In Italy, this role is known as a "rifinitore" or "seconda punta", whereas in Brazil, it is known as "segundo atacante" or "ponta-de-lança". The position of inside forward was popularly used in the late nineteenth and first half of the twentieth centuries; the inside forwards would support the centre-forward and making space in the opposition defence, and, as the passing game developed, supporting him or her with passes. The role is broadly analogous to the "hole" or second striker position in the modern game, although here there were two such players, known as inside right and inside left. In early 2–3–5 formations the inside-forwards would flank the centre-forward on both sides. With the advent of
In sport, a cap is a metaphorical term for a player's appearance in a game at international level. The term dates from the practice in the United Kingdom of awarding a cap to every player in an international match of association football. In the early days of football, the concept of each team wearing a set of matching shirts had not been universally adopted, so each side would distinguish itself from the other by wearing a specific sort of cap. An early illustration of the first international football match between Scotland and England in 1872 shows the Scottish players wearing cowls, the English wearing a variety of school caps; the practice was first approved on 10 May 1886 for association football after a proposal made by N. Lane Jackson, founder of the Corinthians: That all players taking part for England in future international matches be presented with a white silk cap with red rose embroidered on the front; these to be termed International Caps. The act of awarding a cap is applied to other sports.
Although in some sports physical caps may not now always be given the term "cap" for an international or other appearance has been retained as an indicator of the number of occasions on which a sportsperson has represented a team in a particular sport. Thus, a "cap" is awarded for each game played and so a player who has played x games, for the team, is said to have been capped x times or have won x caps; the practice of awarding a physical cap varies from sport to sport. It may be awarded prior to a player's debut or for national teams, a commemorative cap may be awarded after a player reaches the 100th cap; as an example, the England men's association football teams still awards physical caps. Players are awarded one cap for every match they play — unless they play in a World Cup or European Championship finals tournament, they are given a single cap for the competition — with the names of all their opponents stitched into the fabric of the cap itself. For example, when David Beckham made his one hundredth appearance for England, because a number of his appearances had been at World Cup and European Championship final tournaments for which he received only one cap, he received only his 85th physical cap.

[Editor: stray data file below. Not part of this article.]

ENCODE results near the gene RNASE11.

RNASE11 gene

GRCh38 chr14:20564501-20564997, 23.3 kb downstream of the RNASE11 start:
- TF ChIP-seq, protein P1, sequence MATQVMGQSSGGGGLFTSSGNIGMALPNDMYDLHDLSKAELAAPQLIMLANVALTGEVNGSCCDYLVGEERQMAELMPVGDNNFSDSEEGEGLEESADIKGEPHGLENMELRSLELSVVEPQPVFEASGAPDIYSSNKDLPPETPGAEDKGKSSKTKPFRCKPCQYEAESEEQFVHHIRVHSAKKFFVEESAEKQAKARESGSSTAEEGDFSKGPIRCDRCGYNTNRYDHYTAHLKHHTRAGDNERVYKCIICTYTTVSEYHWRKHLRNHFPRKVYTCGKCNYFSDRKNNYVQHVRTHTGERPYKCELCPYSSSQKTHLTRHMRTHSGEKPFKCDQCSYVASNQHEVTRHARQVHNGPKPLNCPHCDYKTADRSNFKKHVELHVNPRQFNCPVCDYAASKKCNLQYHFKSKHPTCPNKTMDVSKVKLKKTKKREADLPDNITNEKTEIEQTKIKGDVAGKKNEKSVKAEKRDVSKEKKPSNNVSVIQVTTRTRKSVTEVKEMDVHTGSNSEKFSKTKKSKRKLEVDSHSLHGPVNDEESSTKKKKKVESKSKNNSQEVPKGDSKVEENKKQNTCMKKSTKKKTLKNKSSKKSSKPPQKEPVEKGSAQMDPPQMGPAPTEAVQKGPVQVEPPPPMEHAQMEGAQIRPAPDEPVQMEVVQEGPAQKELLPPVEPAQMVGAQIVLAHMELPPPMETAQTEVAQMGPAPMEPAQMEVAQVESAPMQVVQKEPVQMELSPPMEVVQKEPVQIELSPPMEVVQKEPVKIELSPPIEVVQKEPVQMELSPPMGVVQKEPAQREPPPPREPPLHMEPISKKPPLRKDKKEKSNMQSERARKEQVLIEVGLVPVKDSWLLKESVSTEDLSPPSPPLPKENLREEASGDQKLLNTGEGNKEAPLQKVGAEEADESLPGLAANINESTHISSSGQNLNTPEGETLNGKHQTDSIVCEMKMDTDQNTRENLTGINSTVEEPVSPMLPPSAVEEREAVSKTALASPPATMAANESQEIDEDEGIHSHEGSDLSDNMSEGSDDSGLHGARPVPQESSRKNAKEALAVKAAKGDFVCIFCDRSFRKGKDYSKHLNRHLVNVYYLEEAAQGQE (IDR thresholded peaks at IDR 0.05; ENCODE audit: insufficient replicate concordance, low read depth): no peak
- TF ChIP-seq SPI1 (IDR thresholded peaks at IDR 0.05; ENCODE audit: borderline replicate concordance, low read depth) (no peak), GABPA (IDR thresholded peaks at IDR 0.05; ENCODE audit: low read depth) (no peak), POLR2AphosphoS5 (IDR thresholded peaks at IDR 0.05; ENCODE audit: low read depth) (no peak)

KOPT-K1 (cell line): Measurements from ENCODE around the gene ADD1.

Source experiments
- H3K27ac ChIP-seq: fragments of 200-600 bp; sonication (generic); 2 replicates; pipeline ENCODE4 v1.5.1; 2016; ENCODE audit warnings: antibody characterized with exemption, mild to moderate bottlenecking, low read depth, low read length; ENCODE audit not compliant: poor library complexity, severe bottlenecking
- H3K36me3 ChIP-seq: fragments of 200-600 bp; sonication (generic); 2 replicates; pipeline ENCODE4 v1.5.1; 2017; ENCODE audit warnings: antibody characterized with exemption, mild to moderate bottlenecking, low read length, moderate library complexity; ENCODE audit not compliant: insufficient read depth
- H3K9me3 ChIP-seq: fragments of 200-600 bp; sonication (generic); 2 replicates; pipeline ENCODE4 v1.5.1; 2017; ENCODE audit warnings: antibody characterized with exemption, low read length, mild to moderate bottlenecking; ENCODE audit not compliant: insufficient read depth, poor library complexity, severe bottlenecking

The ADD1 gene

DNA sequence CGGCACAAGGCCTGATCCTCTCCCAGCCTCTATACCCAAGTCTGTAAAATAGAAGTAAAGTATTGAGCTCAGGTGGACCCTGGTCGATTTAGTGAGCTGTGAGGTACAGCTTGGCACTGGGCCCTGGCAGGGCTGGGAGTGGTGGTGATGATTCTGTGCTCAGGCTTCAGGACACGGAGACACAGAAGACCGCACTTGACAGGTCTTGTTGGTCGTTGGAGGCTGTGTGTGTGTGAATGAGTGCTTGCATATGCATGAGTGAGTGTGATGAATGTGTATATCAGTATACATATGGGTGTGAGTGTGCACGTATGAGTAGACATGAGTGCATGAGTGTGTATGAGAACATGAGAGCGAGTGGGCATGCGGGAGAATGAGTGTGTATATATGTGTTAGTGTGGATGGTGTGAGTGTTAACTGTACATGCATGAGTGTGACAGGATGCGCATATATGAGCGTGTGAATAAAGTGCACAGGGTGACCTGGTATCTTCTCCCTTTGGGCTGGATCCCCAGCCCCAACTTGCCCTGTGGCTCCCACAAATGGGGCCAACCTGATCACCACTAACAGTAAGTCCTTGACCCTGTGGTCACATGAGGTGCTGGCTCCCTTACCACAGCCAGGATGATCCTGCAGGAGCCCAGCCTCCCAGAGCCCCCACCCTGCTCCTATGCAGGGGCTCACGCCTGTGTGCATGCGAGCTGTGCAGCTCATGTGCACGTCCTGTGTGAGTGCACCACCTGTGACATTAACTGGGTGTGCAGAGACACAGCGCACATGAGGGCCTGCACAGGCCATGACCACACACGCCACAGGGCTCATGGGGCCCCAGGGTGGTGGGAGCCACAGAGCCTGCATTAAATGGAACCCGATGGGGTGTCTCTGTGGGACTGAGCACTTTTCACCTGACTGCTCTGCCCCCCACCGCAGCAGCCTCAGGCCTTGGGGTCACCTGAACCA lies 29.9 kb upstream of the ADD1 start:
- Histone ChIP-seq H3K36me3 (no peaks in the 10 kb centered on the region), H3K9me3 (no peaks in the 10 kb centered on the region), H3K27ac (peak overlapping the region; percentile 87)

The world record holder for the highest number of international caps as of 5 November 2010 is retired American player Kristine Lilly, who has 354 caps. In men's association football, the record belongs to former player Ahmed Hassan of Egypt; the first footballer to win 100 international caps was Billy Wright of England's Wolverhampton Wanderers. Wright went on to appear 105 times for England, 90 of them. FIFA rules state that any club that refuses to release a player for national team duty is barred from using the player for two matches, a rule, intended to discourage clubs from pretending that the player is injured. However, it is a player's choice to refuse to retire from his or her national team; some current leading holders of association football caps are: 184 – Ahmed Hassan, Egypt 178 – Hossam Hassan, Egypt 178 – Mohamed Al-Deayea, Saudi Arabia 177 – Claudio Suárez, Mexico 178 in Mexican records 169 – Gianluigi Buffon, Italy 168 – Iván Hurtado, Ecuador 167 – Iker Casillas, Spain 166 – Vitālijs Astafjevs, Latvia 164 – Cobi Jones, United States 163 - Sergio Ramos, Spain 163 – Mohammed Al-Khilaiwi, Saudi Arabia 161 – Adnan Al-Talyani, United Arab Emirates 158 – Bader Al-Mutawa, Kuwait 157 – Landon Donovan, United States 354 – Kristine Lilly, United States World record holder 311 – Christie Rampone, United States 275 – Mia Hamm, United States 272 – Julie Foudy, United States 259 - Christine Sinclair, Canada 256 – Abby Wambach, United States 239 – Joy Fawcett, United States 231 – Heather O'Reilly, United States 214 – Birgit Prinz, Germany 214 – Therese Sjögran, SwedenBold denotes players active in international football.
In cricket, there are two types of caps. Firstly, there is the international type; some countries award a domestic type known as a "county cap". The latter system is most applied in English county cricket. Most counties do not automatically award caps to players on their first appearance. Indeed, one can play at the highest domestic level for several years, have a quite significant career in first-class cricket, without winning a cap; the world record for the number of caps in Test cricket is held by Sachin Tendulkar of India, who has, over the course of a 22-year career, collected 200. Tendulkar holds the record for One Day Internationals, with 463 caps. In rugby union, 35 players have reached 100 international caps as of 5 June 2012. Players from England, Scotland and Ireland are eligible for selection to the British and Irish Lions touring squad. Lions matches are classed as full international tests, caps are awarded; the Pacific Islanders team, composed of players from Fiji, Tonga and Cook Islands have a similar arrangement, although no players involved have so far reached 100 caps.